• While pollen drifting into your home can churn up allergy symptoms, interior allergens may be more to blame. Start by replacing all your pillows — some experts contend that after 5 years up to 10% of the weight can be attributed to body ash, bacteria, mold, fungi, and dust mites. Invest in allergen covers for your new head cushions and wash cases at least once a week in hot water.
  • As the days gradually lengthen, more sunshine pours through your windows. Use the extra daylight as an excuse to wake up a little earlier. Studies suggest that early birds tend to be healthier than night owls. Try a morning walk to get your heart pumping and expose you to vital vitamin D.
  • Slip on those gardening gloves and get dirty. Not only does tending to your landscape engage your body — burning up to 350 calories an hour — research shows it can help reduce stress, depression, and anxiety. Plus, pruning your yard exposes you to earthy elements… a healthy array of microbes that challenge your immune system to get stronger.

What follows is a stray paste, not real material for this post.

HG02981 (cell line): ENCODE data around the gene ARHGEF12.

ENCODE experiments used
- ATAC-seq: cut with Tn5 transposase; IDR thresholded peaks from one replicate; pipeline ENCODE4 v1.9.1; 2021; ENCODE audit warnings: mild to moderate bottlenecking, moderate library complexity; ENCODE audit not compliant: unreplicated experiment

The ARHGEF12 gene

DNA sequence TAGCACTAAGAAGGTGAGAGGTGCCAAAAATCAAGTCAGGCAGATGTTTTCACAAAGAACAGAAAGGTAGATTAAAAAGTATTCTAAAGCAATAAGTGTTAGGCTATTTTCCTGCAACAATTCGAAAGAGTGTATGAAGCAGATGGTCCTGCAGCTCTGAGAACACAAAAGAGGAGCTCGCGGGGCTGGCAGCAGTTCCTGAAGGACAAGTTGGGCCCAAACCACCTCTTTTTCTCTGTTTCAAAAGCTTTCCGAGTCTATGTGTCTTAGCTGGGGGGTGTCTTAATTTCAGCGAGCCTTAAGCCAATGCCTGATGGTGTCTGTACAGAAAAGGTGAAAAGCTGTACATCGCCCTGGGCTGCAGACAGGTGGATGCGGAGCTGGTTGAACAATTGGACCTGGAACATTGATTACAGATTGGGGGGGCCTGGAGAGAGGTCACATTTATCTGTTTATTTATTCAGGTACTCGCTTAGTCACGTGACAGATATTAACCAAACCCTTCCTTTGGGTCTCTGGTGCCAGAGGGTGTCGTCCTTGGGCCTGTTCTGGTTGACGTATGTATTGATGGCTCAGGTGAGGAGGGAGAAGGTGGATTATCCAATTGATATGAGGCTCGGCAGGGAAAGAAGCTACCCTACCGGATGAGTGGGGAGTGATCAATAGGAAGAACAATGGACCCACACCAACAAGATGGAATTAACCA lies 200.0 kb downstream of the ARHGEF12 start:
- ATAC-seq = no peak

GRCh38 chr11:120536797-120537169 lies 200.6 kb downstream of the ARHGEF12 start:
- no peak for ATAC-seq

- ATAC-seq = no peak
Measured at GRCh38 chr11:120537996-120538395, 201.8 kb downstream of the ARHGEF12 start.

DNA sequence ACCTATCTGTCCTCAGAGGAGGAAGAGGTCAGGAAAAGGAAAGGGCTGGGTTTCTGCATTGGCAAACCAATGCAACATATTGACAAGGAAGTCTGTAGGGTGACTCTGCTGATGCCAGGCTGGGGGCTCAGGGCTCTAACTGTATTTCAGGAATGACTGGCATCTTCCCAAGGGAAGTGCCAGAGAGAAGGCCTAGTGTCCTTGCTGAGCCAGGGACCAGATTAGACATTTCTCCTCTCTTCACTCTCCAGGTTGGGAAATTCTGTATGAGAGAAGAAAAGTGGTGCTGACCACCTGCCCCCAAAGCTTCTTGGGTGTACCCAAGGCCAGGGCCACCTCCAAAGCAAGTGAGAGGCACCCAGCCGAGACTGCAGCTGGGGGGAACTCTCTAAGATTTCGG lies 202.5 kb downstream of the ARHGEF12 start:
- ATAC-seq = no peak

The Importance of Calcium for Children

Here is the big problem – soda has displaced milk. Calcium deficiency is not likely to be a frequent problem until school age. It is well known that breast milk and cow’s milk formulas are both good food sources. Unless the source is not available, or there is an absorption or allergy problem, we should not worry about our normal children until they enter the “pop” age. Sodas can displace milk intake at far too early an age. Many teenagers and young parents may think of milk as being the stuff for little kids and may substitute juice or water for milk if they are convinced that soda is bad.

Adolescence is the time to build bones. The issue of calcium intake is something very important to think about, especially for girls in their teens. This is the time when the good bones of women in their forties and fifties are being predetermined. For a growing child over five years old, recommendations vary from 800-1,200 mg of calcium per day.